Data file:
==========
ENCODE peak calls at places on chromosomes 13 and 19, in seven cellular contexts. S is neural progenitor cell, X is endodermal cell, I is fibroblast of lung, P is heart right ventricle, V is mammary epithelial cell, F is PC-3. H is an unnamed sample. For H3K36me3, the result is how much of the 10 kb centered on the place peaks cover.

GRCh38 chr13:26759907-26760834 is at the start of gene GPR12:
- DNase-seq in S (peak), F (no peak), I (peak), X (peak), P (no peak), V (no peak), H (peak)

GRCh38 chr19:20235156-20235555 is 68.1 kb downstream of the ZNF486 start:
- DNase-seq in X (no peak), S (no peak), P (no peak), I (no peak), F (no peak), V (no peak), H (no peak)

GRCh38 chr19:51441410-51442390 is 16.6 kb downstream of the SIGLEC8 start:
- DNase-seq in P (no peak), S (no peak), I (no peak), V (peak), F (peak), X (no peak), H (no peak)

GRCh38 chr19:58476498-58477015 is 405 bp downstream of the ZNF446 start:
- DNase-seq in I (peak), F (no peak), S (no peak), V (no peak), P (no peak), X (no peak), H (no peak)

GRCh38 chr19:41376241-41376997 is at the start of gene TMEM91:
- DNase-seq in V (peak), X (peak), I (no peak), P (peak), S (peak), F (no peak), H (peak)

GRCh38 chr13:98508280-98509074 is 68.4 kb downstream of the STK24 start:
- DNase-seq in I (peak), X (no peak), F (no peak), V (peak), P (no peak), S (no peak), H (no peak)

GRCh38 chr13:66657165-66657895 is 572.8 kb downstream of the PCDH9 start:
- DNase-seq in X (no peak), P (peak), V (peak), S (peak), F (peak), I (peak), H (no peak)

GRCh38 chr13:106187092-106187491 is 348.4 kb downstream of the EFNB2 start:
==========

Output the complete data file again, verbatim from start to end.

ENCODE peak calls at places on chromosomes 13 and 19, in seven cellular contexts. S is neural progenitor cell, X is endodermal cell, I is fibroblast of lung, P is heart right ventricle, V is mammary epithelial cell, F is PC-3. H is an unnamed sample. For H3K36me3, the result is how much of the 10 kb centered on the place peaks cover.

GRCh38 chr13:26759907-26760834 is at the start of gene GPR12:
- DNase-seq in S (peak), F (no peak), I (peak), X (peak), P (no peak), V (no peak), H (peak)

GRCh38 chr19:20235156-20235555 is 68.1 kb downstream of the ZNF486 start:
- DNase-seq in X (no peak), S (no peak), P (no peak), I (no peak), F (no peak), V (no peak), H (no peak)

GRCh38 chr19:51441410-51442390 is 16.6 kb downstream of the SIGLEC8 start:
- DNase-seq in P (no peak), S (no peak), I (no peak), V (peak), F (peak), X (no peak), H (no peak)

GRCh38 chr19:58476498-58477015 is 405 bp downstream of the ZNF446 start:
- DNase-seq in I (peak), F (no peak), S (no peak), V (no peak), P (no peak), X (no peak), H (no peak)

GRCh38 chr19:41376241-41376997 is at the start of gene TMEM91:
- DNase-seq in V (peak), X (peak), I (no peak), P (peak), S (peak), F (no peak), H (peak)

GRCh38 chr13:98508280-98509074 is 68.4 kb downstream of the STK24 start:
- DNase-seq in I (peak), X (no peak), F (no peak), V (peak), P (no peak), S (no peak), H (no peak)

GRCh38 chr13:66657165-66657895 is 572.8 kb downstream of the PCDH9 start:
- DNase-seq in X (no peak), P (peak), V (peak), S (peak), F (peak), I (peak), H (no peak)

GRCh38 chr13:106187092-106187491 is 348.4 kb downstream of the EFNB2 start: